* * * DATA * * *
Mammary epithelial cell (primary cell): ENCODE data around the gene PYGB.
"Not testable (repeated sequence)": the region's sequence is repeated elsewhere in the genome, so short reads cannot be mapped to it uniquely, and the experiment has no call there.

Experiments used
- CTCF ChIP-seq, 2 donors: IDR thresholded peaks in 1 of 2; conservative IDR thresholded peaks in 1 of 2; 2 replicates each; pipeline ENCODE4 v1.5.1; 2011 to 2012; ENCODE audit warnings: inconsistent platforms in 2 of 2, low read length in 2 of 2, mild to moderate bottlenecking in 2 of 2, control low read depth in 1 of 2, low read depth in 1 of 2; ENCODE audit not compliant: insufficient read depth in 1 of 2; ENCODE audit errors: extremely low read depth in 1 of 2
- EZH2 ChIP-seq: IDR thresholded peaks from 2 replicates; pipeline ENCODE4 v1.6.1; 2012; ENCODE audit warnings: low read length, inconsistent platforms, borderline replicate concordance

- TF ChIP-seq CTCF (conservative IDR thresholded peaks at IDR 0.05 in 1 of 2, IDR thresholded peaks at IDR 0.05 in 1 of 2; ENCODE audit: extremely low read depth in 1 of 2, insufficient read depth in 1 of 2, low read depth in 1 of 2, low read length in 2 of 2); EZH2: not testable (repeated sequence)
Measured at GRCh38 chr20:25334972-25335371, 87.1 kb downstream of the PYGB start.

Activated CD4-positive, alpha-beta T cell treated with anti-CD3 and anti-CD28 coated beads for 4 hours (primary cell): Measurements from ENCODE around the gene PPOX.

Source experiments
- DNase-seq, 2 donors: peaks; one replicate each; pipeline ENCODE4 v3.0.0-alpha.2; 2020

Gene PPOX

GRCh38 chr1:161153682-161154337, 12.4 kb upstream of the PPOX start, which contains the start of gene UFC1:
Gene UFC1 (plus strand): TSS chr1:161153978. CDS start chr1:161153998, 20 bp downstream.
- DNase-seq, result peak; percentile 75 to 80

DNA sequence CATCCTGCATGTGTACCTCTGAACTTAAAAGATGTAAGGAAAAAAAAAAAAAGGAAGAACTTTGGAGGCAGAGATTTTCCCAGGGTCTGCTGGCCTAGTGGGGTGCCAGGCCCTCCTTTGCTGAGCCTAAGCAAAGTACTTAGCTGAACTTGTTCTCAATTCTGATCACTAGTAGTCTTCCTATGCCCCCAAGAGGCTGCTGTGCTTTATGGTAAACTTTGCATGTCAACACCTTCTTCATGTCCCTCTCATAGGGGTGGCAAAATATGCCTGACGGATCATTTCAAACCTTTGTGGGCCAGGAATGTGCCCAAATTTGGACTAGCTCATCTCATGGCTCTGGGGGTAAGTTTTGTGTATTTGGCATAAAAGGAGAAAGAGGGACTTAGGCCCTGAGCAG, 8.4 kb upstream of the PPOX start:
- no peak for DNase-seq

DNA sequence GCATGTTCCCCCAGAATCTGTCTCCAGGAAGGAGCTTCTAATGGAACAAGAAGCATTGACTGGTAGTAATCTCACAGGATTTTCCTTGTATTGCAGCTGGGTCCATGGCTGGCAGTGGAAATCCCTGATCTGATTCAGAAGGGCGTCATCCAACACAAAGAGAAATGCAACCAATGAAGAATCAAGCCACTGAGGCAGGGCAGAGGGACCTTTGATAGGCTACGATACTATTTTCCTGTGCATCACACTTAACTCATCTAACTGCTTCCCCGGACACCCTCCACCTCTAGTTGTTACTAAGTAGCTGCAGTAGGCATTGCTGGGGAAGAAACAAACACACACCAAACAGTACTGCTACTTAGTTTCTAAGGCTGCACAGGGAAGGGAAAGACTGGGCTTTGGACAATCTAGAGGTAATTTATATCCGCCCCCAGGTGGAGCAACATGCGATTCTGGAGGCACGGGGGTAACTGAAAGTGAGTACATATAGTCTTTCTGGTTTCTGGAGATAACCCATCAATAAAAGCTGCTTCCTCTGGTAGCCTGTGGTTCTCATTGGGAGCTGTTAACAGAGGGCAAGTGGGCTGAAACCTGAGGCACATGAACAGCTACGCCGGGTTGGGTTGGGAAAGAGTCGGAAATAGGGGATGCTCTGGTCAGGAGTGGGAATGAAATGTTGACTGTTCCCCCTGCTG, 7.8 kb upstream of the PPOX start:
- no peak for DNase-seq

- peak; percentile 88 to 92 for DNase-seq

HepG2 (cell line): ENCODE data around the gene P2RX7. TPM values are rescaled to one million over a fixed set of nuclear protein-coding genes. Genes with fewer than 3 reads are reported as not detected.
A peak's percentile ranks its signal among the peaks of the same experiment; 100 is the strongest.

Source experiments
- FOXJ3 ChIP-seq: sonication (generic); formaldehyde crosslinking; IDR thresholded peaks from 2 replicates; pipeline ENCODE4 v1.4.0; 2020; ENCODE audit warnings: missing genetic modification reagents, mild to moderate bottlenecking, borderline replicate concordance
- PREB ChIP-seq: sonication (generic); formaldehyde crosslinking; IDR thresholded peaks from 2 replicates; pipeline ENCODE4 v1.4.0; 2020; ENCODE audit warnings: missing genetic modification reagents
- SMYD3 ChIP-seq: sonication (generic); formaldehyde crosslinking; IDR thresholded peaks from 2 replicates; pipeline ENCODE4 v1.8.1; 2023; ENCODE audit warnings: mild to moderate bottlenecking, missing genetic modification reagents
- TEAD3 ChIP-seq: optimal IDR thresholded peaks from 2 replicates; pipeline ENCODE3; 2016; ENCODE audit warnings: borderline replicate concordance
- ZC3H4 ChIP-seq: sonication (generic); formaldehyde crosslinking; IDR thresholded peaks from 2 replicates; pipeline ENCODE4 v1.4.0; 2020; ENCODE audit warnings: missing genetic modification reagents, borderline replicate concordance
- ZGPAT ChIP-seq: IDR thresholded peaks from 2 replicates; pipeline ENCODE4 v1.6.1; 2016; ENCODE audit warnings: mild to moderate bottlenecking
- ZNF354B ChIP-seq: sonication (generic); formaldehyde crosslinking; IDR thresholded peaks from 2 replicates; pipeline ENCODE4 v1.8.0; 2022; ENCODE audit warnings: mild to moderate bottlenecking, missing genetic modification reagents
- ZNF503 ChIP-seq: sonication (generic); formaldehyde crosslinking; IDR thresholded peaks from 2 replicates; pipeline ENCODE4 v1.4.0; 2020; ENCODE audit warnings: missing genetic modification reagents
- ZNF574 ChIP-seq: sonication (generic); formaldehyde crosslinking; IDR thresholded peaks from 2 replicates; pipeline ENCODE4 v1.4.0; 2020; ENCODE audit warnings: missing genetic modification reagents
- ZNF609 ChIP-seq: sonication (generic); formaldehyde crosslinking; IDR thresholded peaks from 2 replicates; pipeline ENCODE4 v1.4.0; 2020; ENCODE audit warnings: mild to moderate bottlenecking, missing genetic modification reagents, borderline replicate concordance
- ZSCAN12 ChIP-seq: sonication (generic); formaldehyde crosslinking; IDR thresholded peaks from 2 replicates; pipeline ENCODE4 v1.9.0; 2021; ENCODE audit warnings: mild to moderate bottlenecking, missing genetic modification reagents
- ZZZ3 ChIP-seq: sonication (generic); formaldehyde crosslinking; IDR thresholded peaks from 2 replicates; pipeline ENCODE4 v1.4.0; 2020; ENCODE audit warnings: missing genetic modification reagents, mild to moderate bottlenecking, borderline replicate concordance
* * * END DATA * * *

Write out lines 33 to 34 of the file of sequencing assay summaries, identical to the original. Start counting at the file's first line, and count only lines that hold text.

- ZSCAN12 ChIP-seq: sonication (generic); formaldehyde crosslinking; IDR thresholded peaks from 2 replicates; pipeline ENCODE4 v1.9.0; 2021; ENCODE audit warnings: mild to moderate bottlenecking, missing genetic modification reagents
- ZZZ3 ChIP-seq: sonication (generic); formaldehyde crosslinking; IDR thresholded peaks from 2 replicates; pipeline ENCODE4 v1.4.0; 2020; ENCODE audit warnings: missing genetic modification reagents, mild to moderate bottlenecking, borderline replicate concordance